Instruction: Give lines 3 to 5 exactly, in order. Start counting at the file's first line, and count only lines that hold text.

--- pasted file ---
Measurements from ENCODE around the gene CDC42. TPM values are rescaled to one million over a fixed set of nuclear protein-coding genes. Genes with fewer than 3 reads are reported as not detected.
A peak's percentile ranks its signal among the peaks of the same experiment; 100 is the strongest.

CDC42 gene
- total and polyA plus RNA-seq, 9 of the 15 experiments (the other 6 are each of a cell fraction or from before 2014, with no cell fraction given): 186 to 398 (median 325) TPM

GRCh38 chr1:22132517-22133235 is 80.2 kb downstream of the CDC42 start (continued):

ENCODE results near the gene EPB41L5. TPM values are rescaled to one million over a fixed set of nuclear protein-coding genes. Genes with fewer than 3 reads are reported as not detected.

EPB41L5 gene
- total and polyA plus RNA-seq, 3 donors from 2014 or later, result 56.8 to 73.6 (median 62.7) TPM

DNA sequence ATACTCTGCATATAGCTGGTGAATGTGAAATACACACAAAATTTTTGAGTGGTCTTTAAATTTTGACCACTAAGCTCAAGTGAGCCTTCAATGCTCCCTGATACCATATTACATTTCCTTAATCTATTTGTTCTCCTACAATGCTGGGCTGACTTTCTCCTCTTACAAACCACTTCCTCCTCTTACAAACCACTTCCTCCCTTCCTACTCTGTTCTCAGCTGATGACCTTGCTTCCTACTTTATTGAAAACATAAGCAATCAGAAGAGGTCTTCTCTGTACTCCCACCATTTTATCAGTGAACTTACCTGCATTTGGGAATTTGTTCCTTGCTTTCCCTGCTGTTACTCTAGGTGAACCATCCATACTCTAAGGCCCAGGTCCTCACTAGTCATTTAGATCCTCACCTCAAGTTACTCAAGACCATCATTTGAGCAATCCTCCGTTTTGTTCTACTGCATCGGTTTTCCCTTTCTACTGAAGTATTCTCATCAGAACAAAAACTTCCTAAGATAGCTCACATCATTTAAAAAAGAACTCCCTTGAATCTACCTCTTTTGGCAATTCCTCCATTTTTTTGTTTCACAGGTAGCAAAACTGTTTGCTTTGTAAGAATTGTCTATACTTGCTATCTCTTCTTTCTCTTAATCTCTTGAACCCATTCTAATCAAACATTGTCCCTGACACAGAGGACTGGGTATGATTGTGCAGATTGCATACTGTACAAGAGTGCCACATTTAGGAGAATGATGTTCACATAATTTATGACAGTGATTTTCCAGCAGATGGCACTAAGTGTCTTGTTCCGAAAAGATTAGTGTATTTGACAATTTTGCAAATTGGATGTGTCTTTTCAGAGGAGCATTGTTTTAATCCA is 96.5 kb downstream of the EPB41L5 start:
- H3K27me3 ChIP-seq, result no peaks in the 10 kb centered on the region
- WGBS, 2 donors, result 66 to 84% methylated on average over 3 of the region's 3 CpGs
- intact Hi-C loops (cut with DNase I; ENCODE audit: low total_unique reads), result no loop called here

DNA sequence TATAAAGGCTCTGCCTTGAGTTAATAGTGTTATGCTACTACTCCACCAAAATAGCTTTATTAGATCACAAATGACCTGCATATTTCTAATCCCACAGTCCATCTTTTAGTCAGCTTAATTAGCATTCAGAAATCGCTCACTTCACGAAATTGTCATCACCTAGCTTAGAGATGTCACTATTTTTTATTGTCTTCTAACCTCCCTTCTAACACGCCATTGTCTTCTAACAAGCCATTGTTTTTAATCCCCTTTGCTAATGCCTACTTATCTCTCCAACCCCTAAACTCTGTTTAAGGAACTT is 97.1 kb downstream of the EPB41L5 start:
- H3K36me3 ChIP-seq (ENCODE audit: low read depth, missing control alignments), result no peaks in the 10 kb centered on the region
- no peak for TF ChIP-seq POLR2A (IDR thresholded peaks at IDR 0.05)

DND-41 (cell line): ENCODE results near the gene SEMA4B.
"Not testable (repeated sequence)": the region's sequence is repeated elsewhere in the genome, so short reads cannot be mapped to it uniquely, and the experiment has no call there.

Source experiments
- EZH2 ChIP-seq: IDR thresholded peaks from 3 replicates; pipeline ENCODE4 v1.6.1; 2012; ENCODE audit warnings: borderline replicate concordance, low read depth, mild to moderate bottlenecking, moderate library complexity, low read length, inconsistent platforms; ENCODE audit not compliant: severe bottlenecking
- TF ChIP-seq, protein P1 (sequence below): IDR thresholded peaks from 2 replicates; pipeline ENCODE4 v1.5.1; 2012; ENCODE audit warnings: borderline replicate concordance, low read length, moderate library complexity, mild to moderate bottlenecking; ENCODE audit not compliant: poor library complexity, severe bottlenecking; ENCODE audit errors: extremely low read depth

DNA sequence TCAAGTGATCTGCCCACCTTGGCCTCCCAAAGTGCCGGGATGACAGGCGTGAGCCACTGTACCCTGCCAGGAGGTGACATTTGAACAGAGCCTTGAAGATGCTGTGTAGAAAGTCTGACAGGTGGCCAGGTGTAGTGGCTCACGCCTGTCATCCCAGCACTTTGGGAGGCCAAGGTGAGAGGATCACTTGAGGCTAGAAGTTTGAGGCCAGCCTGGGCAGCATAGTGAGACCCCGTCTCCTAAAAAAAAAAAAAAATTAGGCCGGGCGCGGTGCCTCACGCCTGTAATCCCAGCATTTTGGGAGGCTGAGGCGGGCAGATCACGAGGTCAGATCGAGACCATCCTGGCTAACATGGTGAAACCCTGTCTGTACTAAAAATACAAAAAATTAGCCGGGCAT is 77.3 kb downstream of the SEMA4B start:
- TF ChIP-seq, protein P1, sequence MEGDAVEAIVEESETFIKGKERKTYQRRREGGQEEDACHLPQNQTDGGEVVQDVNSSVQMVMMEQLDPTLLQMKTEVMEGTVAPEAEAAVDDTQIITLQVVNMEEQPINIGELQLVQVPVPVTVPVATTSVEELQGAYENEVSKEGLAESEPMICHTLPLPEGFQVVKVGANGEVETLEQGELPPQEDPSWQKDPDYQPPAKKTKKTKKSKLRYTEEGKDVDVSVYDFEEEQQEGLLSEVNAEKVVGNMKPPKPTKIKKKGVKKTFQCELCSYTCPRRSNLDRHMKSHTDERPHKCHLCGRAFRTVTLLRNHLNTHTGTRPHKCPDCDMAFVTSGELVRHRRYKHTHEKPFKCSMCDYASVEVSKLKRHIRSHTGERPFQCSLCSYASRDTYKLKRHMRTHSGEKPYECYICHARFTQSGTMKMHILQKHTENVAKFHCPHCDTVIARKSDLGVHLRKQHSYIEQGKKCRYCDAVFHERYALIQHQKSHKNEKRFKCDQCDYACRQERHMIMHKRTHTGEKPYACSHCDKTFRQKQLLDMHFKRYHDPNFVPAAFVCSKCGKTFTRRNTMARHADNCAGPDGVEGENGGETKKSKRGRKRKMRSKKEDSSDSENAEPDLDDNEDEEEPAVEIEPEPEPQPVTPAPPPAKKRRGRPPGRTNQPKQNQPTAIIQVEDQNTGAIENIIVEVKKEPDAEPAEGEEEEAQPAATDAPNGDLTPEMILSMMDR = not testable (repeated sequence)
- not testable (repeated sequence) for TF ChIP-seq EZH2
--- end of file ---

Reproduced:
CDC42 gene
- total and polyA plus RNA-seq, 9 of the 15 experiments (the other 6 are each of a cell fraction or from before 2014, with no cell fraction given): 186 to 398 (median 325) TPM

GRCh38 chr1:22132517-22133235 is 80.2 kb downstream of the CDC42 start (continued):